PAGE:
Research has shown that many U.S. adults struggle with saving money. The personal saving rate in the U.S. was only 4.1% in November 2023, and 37% of Americans report that they can’t cover a $400 emergency in cash. Giving your child an allowance is a good way to prevent such situations in the future.

Here are some of the most common reasons parents give their children allowance: 

  • 59% want their children to understand the importance of working to earn money
  • 35% want to teach their children how to manage money
  • 3% want their children to stop asking them for money
  • 2% give an allowance because their child’s friends receive theirs

Pros and Cons of Giving Your Child an Allowance

Before deciding whether to give your child an allowance, you should weigh the pros and cons of this practice to come up with a choice that works best in your case.

The benefits of giving your child an allowance include:

  • Teaching your child how to budget effectively—Once your child realizes that their allowance is the only money they’ll receive during a particular period, they may start learning from their spending mistakes and become more effective budgeters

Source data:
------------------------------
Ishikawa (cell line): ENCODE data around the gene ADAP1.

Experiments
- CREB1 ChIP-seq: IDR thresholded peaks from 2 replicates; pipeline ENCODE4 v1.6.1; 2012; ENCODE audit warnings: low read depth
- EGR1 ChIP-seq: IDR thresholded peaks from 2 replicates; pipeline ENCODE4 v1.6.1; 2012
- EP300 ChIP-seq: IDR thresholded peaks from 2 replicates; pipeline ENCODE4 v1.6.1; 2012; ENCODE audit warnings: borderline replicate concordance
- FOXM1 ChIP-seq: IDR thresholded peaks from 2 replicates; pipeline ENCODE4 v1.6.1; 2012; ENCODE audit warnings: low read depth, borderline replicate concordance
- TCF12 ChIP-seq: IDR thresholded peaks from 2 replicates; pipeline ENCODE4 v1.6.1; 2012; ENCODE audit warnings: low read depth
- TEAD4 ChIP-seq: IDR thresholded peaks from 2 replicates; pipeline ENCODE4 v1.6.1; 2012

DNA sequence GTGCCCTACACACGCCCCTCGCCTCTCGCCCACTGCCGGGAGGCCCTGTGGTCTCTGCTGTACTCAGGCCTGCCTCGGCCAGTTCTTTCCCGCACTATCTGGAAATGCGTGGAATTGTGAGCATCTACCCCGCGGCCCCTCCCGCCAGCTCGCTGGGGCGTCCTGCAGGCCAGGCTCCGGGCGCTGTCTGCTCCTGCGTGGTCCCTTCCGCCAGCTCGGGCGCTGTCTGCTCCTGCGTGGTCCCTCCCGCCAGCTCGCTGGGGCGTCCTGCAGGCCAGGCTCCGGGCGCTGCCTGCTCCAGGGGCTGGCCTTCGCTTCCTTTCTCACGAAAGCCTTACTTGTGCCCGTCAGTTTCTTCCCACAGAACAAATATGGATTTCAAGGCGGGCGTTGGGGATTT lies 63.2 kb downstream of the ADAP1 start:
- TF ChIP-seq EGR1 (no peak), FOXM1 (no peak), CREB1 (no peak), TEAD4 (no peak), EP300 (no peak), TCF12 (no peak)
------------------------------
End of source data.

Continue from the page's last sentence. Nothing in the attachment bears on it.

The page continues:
• Giving your child a sense of responsibility and independence—Children with allowances report feeling more confident about managing their finances 
  • Providing your child with an incentive to help around the house—If you want your child’s allowance to help them learn the value of work, you can agree to give them money based on the number of chores they complete per week. Example chores include mowing the lawn, washing the car, doing dishes, or vacuuming

There are also possible cons of giving your child an allowance, such as:

  • Creating a sense of entitlement—This is especially true if you don’t combine the allowance with proper financial education. For example, some children may refuse to do anything if there’s no money involved
  • Leading to harmful spending—Children may fall into harmful habits if their spending isn’t monitored. You want to keep a close eye on your child’s spending habits and encourage them to share their spending decisions with you